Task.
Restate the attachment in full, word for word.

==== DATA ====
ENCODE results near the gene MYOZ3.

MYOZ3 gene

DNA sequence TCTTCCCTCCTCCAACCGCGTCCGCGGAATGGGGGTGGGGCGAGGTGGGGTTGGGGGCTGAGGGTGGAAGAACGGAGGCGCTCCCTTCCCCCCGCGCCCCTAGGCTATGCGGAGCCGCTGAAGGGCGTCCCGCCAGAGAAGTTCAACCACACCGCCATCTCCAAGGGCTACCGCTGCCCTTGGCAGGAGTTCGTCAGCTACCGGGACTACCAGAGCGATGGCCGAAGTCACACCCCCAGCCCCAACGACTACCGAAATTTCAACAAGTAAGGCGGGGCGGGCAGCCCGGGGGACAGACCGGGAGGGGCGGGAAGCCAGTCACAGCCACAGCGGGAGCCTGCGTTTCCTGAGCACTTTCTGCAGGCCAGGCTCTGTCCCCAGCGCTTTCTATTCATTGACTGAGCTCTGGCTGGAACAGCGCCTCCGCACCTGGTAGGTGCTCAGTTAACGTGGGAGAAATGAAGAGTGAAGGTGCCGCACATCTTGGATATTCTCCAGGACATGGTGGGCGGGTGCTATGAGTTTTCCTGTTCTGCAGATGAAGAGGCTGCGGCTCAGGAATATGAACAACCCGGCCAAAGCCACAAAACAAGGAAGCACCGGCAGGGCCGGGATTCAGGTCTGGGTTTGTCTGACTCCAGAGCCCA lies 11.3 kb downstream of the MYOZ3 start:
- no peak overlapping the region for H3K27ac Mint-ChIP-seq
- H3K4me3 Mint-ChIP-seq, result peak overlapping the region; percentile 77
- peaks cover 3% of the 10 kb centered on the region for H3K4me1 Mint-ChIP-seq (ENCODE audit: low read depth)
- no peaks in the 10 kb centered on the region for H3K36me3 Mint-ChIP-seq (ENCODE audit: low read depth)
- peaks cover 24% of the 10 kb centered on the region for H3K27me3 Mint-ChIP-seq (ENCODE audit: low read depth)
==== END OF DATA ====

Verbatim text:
ENCODE results near the gene MYOZ3.

MYOZ3 gene

DNA sequence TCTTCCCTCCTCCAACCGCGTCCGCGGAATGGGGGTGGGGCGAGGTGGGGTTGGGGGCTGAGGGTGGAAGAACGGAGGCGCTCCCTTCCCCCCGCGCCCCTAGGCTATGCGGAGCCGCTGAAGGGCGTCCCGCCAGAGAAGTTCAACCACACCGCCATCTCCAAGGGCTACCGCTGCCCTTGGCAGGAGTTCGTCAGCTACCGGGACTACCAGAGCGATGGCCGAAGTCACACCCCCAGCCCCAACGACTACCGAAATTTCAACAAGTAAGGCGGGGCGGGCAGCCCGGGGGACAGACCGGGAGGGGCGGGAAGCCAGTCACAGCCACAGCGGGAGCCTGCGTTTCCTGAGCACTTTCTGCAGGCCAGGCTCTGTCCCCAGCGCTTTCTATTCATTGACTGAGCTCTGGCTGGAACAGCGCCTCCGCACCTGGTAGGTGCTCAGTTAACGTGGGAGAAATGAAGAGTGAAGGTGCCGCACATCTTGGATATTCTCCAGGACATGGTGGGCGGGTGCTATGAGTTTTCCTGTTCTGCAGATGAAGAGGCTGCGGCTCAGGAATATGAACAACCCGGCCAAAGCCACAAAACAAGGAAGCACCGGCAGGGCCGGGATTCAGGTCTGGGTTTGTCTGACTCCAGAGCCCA lies 11.3 kb downstream of the MYOZ3 start:
- no peak overlapping the region for H3K27ac Mint-ChIP-seq
- H3K4me3 Mint-ChIP-seq, result peak overlapping the region; percentile 77
- peaks cover 3% of the 10 kb centered on the region for H3K4me1 Mint-ChIP-seq (ENCODE audit: low read depth)
- no peaks in the 10 kb centered on the region for H3K36me3 Mint-ChIP-seq (ENCODE audit: low read depth)
- peaks cover 24% of the 10 kb centered on the region for H3K27me3 Mint-ChIP-seq (ENCODE audit: low read depth)